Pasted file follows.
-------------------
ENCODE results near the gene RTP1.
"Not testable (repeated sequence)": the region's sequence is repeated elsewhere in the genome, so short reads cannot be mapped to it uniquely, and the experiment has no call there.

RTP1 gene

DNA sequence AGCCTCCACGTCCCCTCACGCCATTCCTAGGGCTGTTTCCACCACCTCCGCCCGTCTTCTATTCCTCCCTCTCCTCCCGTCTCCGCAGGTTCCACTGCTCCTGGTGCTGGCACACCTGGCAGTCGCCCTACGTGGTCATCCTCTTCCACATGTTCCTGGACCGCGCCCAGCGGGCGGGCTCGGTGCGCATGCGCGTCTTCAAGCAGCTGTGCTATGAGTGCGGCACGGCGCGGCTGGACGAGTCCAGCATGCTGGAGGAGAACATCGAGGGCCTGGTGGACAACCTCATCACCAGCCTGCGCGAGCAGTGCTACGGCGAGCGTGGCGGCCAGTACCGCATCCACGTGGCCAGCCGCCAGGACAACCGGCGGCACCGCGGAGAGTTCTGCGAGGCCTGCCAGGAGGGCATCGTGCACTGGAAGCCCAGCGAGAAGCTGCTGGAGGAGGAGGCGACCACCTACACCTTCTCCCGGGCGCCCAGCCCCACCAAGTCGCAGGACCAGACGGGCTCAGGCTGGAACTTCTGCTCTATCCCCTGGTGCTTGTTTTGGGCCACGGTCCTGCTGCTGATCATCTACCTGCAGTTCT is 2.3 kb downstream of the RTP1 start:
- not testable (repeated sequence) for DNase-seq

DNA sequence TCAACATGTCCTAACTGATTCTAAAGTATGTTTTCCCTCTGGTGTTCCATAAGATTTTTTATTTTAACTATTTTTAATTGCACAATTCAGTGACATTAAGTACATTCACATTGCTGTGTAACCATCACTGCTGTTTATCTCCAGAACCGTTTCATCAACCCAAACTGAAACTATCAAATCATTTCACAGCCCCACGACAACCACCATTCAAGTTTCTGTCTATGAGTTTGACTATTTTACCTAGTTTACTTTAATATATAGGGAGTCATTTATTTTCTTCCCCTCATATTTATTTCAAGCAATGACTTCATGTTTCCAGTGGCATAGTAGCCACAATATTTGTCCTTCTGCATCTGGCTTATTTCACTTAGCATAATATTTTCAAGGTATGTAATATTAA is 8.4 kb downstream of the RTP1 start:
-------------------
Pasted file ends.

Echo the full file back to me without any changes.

ENCODE results near the gene RTP1.
"Not testable (repeated sequence)": the region's sequence is repeated elsewhere in the genome, so short reads cannot be mapped to it uniquely, and the experiment has no call there.

RTP1 gene

DNA sequence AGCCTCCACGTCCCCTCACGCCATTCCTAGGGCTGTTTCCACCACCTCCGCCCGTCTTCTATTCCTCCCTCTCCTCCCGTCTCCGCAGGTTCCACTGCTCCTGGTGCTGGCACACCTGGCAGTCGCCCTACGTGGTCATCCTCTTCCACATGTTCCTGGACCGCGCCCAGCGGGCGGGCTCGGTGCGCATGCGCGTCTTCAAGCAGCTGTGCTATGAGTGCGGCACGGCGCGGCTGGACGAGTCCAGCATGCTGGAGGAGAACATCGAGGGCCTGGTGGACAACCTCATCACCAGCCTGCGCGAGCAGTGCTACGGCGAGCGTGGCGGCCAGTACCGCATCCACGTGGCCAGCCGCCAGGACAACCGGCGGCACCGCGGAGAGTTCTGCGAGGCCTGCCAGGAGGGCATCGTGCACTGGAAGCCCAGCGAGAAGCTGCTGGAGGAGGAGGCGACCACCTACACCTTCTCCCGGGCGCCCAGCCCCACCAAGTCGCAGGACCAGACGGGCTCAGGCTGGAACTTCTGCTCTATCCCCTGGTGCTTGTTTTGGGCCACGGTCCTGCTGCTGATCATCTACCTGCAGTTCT is 2.3 kb downstream of the RTP1 start:
- not testable (repeated sequence) for DNase-seq

DNA sequence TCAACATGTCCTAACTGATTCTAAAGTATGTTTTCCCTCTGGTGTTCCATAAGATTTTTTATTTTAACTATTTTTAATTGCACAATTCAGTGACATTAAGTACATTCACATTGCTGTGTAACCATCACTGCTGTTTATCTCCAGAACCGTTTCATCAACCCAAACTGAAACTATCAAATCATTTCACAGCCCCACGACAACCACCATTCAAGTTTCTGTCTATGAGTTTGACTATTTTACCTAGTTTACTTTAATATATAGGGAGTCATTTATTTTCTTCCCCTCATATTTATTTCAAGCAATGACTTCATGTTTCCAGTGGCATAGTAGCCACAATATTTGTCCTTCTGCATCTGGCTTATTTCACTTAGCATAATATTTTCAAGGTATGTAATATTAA is 8.4 kb downstream of the RTP1 start: